Are you still doing algorithmic work? Or are you lucky enough to do heuristic work?
No idea what I’m talking about? Well, algorithmic vs. heuristic work is a concept that behavioural scientists came up with in oder to describe how creative and individual our work is.
Simply put, an algorithmic task is one in which you follow a set of established instructions down a single pathway to one conclusion.
A heuristic task is the opposite. Precisely because no algorithm exists for it, you have to experiment with possibilities and devise a novel solution.
Now, which of the two sounds more like the job you are currently doing?
If you are having someone telling you exactly what to do, you are merely following instructions, and tend to do the same tedious task over and over again, you are doing mostly algorithmic work. It is relatively simple, repetitive work that doesn’t require much thinking on your own.
In the past, especially due to the industrialisation, most jobs used to be like that. People worked after a very clearly laid-out plan, may it be in blue-collar jobs or even in white-collar jobs such as accounting, law or business. There was always a guideline or a formula or a manual that could be followed.
This however has been changing in the last two decades. Algorithmic work is more and more being outsourced to countries where well-trained employees can produce the same kind of results for a fraction of the price. It’s either that, or there is software to replace the need of human work altogether. Algorithmic work is more and more becoming obsolete.
Which is why heuristic work is becoming increasingly more important.
As mentioned before, heuristic work means that there is no clear predetermined path. The solution to the problem you’re working on has not been found yet and therefore there is no existing manual of how to get there. Which means that you are being a pioneer. Pretty scary stuff, huh? But also exciting; and challenging; and rewarding; and impossible to replace.
These are the kind of jobs that are more and more becoming predominant in the western culture. McKinsey estimates that about 70 percent of the job growth in the US comes from heuristic work. And sure, these kind of jobs require you to be highly educated and creative and innovative, which in a way make them “harder”. But if you are then able to do this kind of heuristic work, you will have a competitive advantage over large parts of the world, and your results will not be easily reproduced.
Motivation for Algorithmic vs. Heuristic work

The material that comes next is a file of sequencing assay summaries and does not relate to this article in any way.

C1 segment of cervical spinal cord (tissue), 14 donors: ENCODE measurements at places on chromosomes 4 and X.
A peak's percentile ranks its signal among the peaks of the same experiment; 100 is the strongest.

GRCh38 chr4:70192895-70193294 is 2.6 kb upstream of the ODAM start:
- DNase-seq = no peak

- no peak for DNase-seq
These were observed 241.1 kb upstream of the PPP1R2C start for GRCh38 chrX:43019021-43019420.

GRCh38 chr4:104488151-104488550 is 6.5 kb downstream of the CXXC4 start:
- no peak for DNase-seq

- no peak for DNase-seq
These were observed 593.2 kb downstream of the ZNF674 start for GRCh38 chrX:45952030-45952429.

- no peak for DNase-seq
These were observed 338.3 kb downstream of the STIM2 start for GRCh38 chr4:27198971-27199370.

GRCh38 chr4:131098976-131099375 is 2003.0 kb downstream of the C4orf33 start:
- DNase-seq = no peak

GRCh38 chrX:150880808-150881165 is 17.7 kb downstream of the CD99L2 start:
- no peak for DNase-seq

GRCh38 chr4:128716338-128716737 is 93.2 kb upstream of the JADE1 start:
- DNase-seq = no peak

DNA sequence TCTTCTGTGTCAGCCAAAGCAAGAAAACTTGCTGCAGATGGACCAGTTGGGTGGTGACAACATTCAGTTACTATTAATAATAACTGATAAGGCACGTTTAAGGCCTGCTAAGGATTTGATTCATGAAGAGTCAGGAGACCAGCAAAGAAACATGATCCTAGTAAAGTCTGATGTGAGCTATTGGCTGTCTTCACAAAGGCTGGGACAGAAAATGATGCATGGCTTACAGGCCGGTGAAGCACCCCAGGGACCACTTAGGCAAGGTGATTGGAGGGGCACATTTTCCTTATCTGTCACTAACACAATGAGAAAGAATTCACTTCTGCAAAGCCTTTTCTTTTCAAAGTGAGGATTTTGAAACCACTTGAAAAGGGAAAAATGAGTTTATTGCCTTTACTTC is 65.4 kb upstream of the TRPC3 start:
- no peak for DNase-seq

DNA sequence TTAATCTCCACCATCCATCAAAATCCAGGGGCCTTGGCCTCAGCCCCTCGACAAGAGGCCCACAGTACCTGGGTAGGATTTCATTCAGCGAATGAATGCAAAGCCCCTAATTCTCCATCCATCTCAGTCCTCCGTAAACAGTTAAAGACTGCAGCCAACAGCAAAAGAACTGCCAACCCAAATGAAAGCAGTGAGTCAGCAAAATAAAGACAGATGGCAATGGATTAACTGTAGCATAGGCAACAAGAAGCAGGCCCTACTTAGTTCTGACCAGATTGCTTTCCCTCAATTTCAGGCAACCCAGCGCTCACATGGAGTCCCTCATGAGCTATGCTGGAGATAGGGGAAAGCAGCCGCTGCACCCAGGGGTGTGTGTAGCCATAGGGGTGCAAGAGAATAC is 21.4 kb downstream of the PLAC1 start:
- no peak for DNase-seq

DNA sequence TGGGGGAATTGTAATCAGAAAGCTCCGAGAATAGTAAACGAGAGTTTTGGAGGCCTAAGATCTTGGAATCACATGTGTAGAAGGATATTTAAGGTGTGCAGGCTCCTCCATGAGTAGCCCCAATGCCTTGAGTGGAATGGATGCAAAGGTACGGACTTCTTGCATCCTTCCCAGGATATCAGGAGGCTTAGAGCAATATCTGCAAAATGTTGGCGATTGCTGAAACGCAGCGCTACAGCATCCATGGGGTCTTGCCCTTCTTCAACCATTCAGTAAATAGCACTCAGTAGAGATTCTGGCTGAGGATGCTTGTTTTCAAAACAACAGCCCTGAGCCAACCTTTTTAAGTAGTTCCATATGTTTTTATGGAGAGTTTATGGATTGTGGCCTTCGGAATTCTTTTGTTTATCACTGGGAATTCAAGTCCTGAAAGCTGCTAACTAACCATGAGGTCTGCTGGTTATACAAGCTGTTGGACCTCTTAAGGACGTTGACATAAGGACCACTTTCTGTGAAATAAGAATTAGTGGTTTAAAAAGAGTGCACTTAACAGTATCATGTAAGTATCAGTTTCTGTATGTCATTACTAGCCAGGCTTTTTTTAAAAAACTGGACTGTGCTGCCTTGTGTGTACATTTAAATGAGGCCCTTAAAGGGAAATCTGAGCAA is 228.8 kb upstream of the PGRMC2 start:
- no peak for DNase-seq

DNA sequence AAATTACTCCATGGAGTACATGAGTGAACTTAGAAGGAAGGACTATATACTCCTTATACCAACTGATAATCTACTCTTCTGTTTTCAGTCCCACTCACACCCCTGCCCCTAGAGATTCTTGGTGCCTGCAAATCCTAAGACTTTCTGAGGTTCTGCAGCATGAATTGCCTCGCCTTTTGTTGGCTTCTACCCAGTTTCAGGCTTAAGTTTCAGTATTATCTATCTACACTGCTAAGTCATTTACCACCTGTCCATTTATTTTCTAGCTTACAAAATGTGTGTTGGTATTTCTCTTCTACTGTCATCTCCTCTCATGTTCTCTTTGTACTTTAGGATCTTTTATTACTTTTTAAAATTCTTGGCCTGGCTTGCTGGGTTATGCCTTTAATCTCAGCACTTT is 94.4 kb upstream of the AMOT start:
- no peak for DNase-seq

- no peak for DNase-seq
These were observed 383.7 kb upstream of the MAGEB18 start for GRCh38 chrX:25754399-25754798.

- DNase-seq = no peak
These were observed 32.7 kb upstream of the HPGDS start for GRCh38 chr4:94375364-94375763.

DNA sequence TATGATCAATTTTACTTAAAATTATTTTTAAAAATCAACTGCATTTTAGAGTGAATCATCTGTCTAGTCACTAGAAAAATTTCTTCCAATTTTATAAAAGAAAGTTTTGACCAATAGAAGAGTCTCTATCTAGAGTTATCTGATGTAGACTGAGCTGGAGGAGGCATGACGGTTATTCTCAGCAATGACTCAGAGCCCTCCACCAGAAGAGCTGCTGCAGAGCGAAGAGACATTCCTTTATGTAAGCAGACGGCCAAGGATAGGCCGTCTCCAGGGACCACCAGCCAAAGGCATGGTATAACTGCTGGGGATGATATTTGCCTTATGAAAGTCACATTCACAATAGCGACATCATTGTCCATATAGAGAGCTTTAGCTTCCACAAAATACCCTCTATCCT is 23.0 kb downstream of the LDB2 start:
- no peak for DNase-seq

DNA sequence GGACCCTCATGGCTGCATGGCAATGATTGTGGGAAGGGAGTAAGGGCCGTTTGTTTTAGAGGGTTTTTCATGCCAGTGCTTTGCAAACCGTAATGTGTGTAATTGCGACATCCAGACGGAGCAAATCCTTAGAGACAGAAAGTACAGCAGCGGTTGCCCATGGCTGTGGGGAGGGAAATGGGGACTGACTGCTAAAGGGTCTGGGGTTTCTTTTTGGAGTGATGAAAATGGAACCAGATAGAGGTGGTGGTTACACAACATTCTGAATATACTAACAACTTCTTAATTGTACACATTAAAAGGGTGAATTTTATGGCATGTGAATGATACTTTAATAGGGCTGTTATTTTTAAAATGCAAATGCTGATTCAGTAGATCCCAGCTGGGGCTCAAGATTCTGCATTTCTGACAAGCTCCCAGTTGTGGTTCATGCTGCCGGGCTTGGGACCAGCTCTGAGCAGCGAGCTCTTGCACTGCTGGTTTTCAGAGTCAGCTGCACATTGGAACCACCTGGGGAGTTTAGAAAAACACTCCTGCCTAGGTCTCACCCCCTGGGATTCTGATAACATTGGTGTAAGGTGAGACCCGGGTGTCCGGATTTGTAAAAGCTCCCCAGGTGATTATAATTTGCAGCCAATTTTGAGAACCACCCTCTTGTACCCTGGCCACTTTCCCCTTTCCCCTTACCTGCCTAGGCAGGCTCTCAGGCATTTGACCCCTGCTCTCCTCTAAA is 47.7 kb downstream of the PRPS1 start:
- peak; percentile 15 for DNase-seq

But the difference between algorithmic and heuristic work goes much deeper than just the safety of the job. The two describe completely different types of workers with completely different sets of values.
While algorithmic work is mostly viewed as a chore and a means to an end, heuristic work is often perceived as intrinsically motivating and inspiring. Many of the people who do heuristic work don’t do it for the money and might even be willing to relinquish money in order to keep doing what they do.
This is interesting to consider: while algorithmic work needs external motivation (also known as carrots and sticks), heuristic work is often completely free of monetary reward, supervision, or punishment if workers don’t perform. People simply work because they see the value in the work they do and they enjoy the challenge that this type of work provides. Just think of open source projects like Wikipedia. No-one gets paid, no-one gets supervised and yet a large group of like-minded people does this kind of heuristic work together since it makes them feel challenged and valued.
The separation of jobs into algorithmic and heuristic provides a unique view on how we work. For employees it is worth considering if they are really doing what they love and what they would want to work on even in their free time. If they are not doing a job that is challenging and creative and that gives them the opportunity to implement their own ideas, it is likely that they are doing easily replaceable algorithmic work. This means they will be less motivated, will care less about the result and will not be fulfilled by their job in general.
For employers on the other hand it is necessary to think about how they want to get their staff to perform well. Is a salary raise or a bonus at the end of the year really the best way to do so? Do they really have to supervise and measure the performance of their employees all day, every day? Or shouldn’t companies rather wonder why it is necessary for them to resort to this kind of extrinsic measures in the first place? Maybe they should try to shift the work they offer from algorithmic to heuristic instead.